Jump to content
GMS, SMS, and WMS User Forum

coastline data - vertical datum


dfhill
 Share

Recommended Posts

Hello,

Quick question. Typically, one will download bathy data and coastline data (the latter, say, from coastline extractor). One then loads the coastline and the bathy into SMS and generates a grid (say, for use in ADCIRC). The coastline becomes part of the grid, and presumably (?) the nodes on the coastline boundary are assigned a depth of zero. Is this correct?

If it is correct, is this not in error, since most coastline data describe the MHHW mark?

Thank you for any replies.

Dave.

Link to comment
Share on other sites

Hi,

When we generate a mesh we don't assign the nodes on the boundary of the mesh an elevation of 0.0. While this might make sense in your specific application, it isn't always the case that this would be desirable.

However, it isn't difficult to get the same effect using the tools for working with TINs in SMS. To do this:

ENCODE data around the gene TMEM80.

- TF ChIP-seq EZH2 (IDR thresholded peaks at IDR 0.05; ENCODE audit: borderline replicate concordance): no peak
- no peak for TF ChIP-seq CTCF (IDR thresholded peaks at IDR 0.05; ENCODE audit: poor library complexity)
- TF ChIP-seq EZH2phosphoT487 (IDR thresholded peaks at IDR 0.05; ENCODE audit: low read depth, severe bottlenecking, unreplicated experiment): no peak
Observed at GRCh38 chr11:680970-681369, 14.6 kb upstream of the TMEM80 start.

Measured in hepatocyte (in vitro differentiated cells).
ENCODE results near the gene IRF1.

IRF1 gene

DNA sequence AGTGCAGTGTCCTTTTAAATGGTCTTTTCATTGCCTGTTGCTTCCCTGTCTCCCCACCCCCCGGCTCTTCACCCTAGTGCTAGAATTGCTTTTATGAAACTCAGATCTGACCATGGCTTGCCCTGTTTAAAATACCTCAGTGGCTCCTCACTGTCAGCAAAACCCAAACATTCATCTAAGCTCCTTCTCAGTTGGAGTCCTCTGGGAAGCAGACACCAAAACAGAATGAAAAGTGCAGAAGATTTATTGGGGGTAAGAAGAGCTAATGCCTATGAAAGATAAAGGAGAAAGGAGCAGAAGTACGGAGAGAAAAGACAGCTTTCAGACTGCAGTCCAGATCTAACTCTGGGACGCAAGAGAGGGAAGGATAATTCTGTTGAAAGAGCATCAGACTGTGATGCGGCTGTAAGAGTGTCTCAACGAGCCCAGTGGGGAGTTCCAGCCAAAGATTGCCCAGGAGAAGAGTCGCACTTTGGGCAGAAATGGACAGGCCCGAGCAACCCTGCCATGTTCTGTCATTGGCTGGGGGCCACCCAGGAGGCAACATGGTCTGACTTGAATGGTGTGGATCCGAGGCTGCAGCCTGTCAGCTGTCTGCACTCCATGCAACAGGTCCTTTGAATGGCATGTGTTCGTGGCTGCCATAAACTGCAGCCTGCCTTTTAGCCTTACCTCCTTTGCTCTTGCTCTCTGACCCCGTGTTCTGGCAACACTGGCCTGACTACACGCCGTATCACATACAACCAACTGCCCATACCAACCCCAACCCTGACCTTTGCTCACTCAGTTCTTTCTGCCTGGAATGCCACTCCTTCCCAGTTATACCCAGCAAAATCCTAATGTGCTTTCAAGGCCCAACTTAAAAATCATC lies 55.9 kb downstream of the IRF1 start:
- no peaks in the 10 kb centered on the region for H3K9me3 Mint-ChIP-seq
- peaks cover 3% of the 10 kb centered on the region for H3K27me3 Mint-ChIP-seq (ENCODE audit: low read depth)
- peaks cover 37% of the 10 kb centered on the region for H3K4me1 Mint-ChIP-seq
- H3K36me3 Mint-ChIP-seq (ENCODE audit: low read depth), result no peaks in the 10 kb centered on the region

1. Read in your map and elevation data (scatterset)

2. Click on the coverage to make it active.

3. Use the select feature point tool (the top one) and select the all of your nodes. Assign them an elevation of zero using the edit window above the graphics window.

4. Repeat #3 using the select vertex tool.

5. Choose feature objects | Map->Scatter - make sure you change the z values to arc node and vertex elevations. Also turn off the triangulate toggle. Click Ok.

6. This will create a scatterset with breaklines for your arcs but no triangles.

7. Click on the new scatterset to make it active and switch to the scatter module.

8. Choose Scatter | Merge scatter sets.

9. Select to merge the new scatter set and your original elevation scatter set. In the overlapping region options, choose delete lower priority scatter points and leave maintain triangulation checked. Select your new scatterset in the top and move it up so it is above your original scatter set. Click OK.

The created scatterset should have the same triangulation except for right around your breaklines which will have been forced in at its existing elevation (0.0).

I hope this helps.

Hello,

Quick question. Typically, one will download bathy data and coastline data (the latter, say, from coastline extractor). One then loads the coastline and the bathy into SMS and generates a grid (say, for use in ADCIRC). The coastline becomes part of the grid, and presumably (?) the nodes on the coastline boundary are assigned a depth of zero. Is this correct?